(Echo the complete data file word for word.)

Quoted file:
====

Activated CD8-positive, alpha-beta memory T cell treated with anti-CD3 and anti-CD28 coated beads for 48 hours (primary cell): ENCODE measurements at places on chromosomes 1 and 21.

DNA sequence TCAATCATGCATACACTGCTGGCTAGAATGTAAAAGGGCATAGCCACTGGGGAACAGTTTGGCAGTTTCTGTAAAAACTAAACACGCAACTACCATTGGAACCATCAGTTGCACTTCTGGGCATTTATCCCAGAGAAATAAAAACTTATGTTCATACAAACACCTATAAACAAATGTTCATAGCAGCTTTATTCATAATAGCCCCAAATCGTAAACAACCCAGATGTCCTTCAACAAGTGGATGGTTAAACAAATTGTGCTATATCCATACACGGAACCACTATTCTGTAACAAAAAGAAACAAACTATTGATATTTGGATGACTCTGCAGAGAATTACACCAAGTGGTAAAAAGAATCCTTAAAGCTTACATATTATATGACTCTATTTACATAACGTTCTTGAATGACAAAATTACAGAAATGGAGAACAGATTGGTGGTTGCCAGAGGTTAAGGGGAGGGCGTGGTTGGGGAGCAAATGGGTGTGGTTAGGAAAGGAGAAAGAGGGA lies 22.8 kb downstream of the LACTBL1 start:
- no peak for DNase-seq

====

Activated CD8-positive, alpha-beta memory T cell treated with anti-CD3 and anti-CD28 coated beads for 48 hours (primary cell): ENCODE measurements at places on chromosomes 1 and 21.

DNA sequence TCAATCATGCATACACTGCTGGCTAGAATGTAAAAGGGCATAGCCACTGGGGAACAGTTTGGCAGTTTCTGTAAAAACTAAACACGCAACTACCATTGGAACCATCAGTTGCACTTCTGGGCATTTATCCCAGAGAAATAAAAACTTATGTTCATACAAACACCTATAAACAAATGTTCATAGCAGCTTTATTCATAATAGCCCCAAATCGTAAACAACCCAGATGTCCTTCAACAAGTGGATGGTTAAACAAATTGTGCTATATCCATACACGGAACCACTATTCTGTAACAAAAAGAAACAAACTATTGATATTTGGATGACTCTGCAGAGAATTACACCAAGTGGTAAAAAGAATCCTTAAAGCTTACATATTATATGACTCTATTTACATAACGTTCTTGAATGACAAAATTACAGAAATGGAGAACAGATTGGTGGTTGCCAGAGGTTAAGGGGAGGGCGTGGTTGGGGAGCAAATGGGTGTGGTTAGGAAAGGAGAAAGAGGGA lies 22.8 kb downstream of the LACTBL1 start:
- no peak for DNase-seq